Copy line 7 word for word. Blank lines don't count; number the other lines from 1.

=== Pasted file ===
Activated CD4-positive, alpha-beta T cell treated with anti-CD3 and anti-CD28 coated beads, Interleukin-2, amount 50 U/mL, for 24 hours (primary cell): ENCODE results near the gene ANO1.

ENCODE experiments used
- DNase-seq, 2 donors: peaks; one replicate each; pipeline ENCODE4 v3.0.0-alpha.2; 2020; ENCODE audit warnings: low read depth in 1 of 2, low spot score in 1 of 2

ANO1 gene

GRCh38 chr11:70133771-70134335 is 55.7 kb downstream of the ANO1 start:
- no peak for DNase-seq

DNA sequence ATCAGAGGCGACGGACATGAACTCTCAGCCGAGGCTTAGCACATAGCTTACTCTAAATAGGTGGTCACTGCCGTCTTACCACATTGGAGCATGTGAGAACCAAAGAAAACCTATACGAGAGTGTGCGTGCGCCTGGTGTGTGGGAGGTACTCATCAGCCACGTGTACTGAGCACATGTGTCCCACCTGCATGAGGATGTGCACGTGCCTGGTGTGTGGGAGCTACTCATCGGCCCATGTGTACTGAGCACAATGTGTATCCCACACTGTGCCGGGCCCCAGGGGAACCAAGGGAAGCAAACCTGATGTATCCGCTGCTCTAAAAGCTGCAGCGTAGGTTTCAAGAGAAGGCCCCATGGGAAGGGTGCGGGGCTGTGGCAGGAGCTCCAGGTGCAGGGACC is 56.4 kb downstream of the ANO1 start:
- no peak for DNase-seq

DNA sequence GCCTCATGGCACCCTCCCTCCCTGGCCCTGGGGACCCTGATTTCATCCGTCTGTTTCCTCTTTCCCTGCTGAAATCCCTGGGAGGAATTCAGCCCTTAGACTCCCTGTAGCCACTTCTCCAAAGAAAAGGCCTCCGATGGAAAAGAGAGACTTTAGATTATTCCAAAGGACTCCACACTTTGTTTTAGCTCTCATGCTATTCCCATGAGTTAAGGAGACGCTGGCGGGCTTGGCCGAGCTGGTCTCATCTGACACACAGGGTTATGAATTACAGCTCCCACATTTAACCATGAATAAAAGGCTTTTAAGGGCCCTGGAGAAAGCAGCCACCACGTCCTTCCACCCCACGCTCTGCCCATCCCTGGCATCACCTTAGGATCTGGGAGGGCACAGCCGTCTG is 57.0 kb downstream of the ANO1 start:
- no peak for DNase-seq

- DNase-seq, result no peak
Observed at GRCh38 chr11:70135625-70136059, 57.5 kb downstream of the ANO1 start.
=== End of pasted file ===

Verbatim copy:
DNA sequence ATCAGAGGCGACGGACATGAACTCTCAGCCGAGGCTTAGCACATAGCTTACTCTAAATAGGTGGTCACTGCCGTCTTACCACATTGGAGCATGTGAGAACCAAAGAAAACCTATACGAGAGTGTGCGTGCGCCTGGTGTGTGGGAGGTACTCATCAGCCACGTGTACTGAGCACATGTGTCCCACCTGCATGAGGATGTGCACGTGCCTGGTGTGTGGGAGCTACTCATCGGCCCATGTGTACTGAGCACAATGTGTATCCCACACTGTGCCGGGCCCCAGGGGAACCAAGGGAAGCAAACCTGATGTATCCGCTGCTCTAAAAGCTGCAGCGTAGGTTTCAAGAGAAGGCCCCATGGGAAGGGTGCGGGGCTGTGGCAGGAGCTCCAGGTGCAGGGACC is 56.4 kb downstream of the ANO1 start: